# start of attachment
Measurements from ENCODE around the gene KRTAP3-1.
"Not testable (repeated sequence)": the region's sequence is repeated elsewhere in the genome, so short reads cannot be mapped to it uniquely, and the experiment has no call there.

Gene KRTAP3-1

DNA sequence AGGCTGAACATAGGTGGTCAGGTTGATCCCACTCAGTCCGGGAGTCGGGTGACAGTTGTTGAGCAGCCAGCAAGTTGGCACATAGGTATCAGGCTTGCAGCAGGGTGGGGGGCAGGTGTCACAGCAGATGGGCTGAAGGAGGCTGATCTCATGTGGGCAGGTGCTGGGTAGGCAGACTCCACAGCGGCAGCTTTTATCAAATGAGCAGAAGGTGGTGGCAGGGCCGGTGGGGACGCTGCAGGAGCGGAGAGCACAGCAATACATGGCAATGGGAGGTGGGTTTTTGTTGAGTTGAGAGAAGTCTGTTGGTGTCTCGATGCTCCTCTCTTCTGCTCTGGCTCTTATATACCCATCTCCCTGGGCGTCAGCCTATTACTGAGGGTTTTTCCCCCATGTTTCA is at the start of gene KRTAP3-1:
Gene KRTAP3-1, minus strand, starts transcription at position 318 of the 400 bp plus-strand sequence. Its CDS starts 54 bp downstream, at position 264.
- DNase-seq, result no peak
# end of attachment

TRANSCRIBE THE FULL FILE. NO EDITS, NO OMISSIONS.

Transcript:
Measurements from ENCODE around the gene KRTAP3-1.
"Not testable (repeated sequence)": the region's sequence is repeated elsewhere in the genome, so short reads cannot be mapped to it uniquely, and the experiment has no call there.

Gene KRTAP3-1

DNA sequence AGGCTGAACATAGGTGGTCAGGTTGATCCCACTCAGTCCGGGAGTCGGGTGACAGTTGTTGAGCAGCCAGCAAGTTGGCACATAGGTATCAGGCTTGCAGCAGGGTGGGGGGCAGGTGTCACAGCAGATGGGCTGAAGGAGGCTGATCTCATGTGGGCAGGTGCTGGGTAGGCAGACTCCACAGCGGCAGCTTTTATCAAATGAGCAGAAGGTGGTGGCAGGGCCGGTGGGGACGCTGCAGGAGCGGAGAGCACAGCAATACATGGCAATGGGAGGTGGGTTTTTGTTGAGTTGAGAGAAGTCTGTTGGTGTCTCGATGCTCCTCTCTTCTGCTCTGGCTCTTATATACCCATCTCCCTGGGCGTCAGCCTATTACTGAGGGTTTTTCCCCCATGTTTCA is at the start of gene KRTAP3-1:
Gene KRTAP3-1, minus strand, starts transcription at position 318 of the 400 bp plus-strand sequence. Its CDS starts 54 bp downstream, at position 264.
- DNase-seq, result no peak